Shiny Shelf

The X-Files: I Want To Believe

By Jon de Burgh Miller on 06 August 2008

Ten years since ‘Fight The Future’ brought the alien conspiracy to a crescendo and gave us an X-Files that was bigger, badder and madder than the TV show, Chris Carter returns with a follow-up movie, ‘I Want To Believe’, a film about hope, faith and choosing an uncertain future.

This is clearly Carter trying to establish himself as a serious thriller director, using The X-Files brand as a way in. The film has much more in common with a PG version of ‘Hostel’ or ‘Saw’ than it does The X-Files, with a psychic priest that could have come out of Midsomer Murders being the only paranormal element in the whole deal. On those terms it works OK, a low budget ‘Silence of the Lambs’, a mediocre TV movie police investigation. It’s not bad, not a waste of 90 minutes, but not particularly cinematic.

Thematically the film has a lot to say. The plot strands resonate well with each other as Mulder and Scully face questions of how far they should take their various quests, what are they missing out on by doing so, how much personal control do they have over their lives, and is the course they take in the hands of a higher power? In this respect the script is solid and obviously a lot of thought has gone into it, even if it’s clearly structured like a TV script (complete with pre-credits teaser sequence), not a movie.

Instead of a story that would need 3 parts on TV and really could only be told in the cinema, they’ve gone for a single episode and padded it out until it’s slow, overlong and uninspiring. Admittedly the budget was low, but imagine a 30 million ‘Torchwood’ movie and you realise how unambitious ‘I Want To Believe’ is.

Carter’s direction is fairly lacklustre and uninspired. The action sequences are sedate yet confused, with attempts to do a lot of shaky camera work that’s probably advanced from 1999 but is still a few years behind the times in 2008. The actors seem a little lost and going by the numbers, with Duchovny on complete auto-pilot, Anderson looking uncomfortable throughout and Billy Connolly, as the sinister priest, doing his best with very thin material.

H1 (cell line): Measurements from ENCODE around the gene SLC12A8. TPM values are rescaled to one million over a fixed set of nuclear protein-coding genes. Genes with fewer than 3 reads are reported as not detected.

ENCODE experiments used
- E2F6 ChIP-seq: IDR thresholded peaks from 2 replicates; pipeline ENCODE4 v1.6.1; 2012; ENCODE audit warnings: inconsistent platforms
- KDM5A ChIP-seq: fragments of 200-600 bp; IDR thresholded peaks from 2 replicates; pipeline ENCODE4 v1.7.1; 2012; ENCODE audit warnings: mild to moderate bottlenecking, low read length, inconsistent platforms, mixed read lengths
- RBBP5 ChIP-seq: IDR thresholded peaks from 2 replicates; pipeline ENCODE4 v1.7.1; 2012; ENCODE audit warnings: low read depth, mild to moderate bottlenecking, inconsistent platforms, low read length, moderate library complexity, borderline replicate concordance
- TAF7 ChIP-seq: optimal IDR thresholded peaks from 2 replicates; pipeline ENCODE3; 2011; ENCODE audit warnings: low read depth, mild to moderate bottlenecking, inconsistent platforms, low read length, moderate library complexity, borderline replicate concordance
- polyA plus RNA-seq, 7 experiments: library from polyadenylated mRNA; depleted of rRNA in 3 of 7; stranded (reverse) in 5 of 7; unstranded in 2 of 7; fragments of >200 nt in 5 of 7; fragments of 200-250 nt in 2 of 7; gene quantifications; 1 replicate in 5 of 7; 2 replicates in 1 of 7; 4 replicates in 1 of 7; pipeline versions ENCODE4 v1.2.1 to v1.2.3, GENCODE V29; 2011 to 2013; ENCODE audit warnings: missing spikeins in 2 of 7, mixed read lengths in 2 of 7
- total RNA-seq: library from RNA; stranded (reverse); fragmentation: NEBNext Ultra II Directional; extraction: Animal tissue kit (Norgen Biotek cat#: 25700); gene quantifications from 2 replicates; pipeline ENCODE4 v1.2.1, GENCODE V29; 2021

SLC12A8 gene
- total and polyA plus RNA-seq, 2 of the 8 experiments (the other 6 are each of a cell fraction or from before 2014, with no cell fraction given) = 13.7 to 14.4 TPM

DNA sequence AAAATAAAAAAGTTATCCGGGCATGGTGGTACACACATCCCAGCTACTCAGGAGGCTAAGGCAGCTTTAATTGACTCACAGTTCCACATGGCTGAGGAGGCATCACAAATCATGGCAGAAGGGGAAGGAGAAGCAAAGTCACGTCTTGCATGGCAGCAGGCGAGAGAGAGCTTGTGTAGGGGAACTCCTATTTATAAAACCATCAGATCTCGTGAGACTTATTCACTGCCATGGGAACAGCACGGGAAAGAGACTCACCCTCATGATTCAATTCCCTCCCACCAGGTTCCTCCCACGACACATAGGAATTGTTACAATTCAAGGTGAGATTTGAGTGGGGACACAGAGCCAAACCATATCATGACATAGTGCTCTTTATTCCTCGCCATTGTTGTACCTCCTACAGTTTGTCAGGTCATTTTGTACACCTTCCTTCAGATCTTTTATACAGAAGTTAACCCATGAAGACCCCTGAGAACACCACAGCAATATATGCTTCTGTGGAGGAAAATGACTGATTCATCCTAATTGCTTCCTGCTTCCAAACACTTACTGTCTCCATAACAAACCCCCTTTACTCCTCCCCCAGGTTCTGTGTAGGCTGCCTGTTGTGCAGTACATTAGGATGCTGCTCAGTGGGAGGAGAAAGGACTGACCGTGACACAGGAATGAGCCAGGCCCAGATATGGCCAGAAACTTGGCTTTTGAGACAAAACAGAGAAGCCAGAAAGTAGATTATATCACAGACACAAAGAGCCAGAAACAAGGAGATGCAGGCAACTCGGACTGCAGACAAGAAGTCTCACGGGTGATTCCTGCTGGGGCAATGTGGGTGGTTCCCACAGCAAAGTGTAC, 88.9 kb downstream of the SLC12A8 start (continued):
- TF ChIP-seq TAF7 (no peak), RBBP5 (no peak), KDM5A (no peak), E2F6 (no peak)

This film has a few good moments, especially for the fans, but more really cheesy moments that would only work in a more post-modern episode, but fall flat in the humour-free zone Carter is aiming for. The resolution to the movie comes from a completely stupid and unlikely co-incidence, and the final scene is just breathtakingly cringe-inducing and completely inconsistent with the tone of the rest of the film.

While the themes of the film are drawn well, the plot is less well executed. The nature of Mulder and Scully’s relationship presented here is, while different from the TV series, a clever and dramatically satisfying one, and the way it is revealed gradually throughout the film avoids a lot of info-dumping. But the serial killer plot is bog standard predictable nonsense, with cheesy Eastern European villains and a psychic who’s sometimes wrong, sometimes right… the audience just isn’t given reason to care one jot, the only reason they’re in the cinema is for a reunion with Mulder and Scully.

And that’s the problem with this film. Fans want an X-Files movie with all the classic elements they remember. You want aliens, black oil, government denials, trenchcoats and torches, green forests in Vancouver. Without any of them, this film might as well not even carry the X-Files name. It’s really no surprise that it has bombed at the box office. Without those iconic elements, only the die-hard fans will give this a chance, and as everyone in the cinema I saw it in stayed for the end credits easter-egg – a pastime exclusively reserved for fanboys – the makeup of the audience was clear.

If you want people to pay good money to see a film up against something like ‘The Dark Knight’ then you need to give them stuff only the ‘The X-Files’ can, not 90 minutes of people strolling around in the snow looking for dead bodies. Billy Connolly’s character sums up the experience at one point when his eyes start to bleed. The audience can certainly relate to that one.

The whole sorry affair is frustrating, as there’s clearly an amazing X-Files alien invasion movie waiting to be made, but with the failure of ‘I Want To Believe’, the chances of ever seeing it are slim.

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By Jon de Burgh Miller

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